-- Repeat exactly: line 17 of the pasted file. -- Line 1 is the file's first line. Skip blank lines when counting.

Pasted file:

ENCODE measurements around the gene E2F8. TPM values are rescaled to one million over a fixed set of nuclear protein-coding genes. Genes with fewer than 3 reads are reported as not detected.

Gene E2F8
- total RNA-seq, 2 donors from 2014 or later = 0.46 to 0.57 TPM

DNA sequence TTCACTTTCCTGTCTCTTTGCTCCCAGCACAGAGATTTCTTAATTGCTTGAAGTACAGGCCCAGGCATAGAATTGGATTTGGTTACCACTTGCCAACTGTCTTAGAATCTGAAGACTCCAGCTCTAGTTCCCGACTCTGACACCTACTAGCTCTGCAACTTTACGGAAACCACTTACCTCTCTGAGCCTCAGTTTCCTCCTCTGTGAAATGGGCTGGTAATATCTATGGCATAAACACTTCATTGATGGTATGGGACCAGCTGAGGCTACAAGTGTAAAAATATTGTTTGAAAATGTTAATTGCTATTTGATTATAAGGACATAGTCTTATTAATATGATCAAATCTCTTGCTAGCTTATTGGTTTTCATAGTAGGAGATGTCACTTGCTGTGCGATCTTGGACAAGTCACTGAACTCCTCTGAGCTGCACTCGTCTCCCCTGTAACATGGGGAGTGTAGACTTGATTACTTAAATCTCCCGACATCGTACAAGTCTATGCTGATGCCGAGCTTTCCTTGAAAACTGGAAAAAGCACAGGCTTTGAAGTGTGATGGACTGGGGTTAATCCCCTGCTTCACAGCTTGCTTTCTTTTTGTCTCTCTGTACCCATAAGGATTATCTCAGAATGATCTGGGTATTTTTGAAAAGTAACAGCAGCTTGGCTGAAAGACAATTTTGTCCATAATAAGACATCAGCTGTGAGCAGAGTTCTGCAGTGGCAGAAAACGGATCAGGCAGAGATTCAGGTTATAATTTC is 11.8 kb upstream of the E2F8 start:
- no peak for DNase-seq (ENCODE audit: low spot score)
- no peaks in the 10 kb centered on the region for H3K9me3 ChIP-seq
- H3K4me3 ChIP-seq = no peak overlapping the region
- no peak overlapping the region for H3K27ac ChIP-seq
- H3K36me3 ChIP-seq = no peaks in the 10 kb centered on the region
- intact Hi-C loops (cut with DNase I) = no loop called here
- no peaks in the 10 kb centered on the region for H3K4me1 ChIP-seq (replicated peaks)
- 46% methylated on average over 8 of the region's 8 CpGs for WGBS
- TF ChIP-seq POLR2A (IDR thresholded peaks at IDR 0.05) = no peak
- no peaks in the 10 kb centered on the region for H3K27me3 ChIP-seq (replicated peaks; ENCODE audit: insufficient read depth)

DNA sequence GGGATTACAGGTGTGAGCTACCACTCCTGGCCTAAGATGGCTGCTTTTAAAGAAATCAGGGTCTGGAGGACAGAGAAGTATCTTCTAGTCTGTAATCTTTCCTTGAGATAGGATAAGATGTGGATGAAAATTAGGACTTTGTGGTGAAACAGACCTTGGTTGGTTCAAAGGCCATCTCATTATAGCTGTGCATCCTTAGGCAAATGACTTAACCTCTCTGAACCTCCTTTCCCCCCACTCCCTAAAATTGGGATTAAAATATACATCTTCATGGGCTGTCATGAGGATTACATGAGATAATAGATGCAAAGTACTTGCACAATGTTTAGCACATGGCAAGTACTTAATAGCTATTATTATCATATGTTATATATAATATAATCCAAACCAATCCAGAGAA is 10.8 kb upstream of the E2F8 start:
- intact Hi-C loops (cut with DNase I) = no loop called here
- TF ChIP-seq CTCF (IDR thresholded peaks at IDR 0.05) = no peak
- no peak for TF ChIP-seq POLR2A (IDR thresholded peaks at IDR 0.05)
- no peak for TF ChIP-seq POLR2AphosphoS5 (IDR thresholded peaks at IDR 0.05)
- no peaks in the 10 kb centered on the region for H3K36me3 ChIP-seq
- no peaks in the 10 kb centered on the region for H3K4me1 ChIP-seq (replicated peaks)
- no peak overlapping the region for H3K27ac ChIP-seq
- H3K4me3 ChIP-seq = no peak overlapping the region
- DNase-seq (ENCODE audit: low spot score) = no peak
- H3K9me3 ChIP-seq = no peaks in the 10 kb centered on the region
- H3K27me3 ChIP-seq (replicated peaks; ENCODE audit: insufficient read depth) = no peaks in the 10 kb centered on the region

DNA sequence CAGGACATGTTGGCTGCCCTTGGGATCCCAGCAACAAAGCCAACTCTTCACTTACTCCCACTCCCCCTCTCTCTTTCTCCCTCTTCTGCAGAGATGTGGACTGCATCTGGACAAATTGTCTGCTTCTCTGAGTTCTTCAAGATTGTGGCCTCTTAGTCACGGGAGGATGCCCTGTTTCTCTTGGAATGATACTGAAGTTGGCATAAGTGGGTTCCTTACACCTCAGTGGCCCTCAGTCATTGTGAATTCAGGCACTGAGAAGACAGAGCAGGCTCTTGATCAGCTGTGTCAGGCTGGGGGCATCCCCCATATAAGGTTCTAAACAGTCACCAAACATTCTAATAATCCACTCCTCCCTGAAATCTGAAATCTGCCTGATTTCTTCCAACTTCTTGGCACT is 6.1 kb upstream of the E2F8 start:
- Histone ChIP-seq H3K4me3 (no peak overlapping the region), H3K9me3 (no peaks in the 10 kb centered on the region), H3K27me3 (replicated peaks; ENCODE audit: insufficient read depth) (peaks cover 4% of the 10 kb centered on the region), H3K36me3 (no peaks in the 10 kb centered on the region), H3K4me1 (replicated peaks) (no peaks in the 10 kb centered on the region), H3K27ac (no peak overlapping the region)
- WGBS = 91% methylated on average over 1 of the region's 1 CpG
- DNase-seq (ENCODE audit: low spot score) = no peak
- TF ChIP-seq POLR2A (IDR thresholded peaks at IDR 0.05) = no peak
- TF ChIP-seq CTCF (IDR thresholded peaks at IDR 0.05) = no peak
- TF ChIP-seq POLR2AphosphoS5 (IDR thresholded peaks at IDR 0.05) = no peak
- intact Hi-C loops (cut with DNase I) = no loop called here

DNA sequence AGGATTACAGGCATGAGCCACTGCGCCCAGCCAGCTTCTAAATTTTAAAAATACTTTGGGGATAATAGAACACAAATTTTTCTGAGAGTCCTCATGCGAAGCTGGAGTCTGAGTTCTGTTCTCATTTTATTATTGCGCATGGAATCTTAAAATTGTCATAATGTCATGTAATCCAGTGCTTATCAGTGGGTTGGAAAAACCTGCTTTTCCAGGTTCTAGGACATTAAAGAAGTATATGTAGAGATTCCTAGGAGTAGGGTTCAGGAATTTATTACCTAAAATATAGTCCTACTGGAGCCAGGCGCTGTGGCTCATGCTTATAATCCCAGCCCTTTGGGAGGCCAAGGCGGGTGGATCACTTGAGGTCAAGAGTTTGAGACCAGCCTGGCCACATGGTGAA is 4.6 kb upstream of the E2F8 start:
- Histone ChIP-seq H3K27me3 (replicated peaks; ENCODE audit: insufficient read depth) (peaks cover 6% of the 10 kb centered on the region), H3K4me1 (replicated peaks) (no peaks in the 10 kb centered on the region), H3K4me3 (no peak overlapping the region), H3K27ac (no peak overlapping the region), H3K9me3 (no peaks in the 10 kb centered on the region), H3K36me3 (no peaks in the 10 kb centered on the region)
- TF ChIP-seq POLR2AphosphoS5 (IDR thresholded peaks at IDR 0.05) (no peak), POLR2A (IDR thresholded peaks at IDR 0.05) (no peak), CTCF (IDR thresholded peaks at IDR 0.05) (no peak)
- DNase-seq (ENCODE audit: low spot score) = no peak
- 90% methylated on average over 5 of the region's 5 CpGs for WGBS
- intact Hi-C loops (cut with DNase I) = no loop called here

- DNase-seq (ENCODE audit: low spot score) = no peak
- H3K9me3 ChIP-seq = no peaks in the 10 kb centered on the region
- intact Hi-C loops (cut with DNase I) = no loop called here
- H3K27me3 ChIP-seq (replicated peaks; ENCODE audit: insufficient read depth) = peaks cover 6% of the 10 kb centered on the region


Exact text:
- TF ChIP-seq CTCF (IDR thresholded peaks at IDR 0.05) = no peak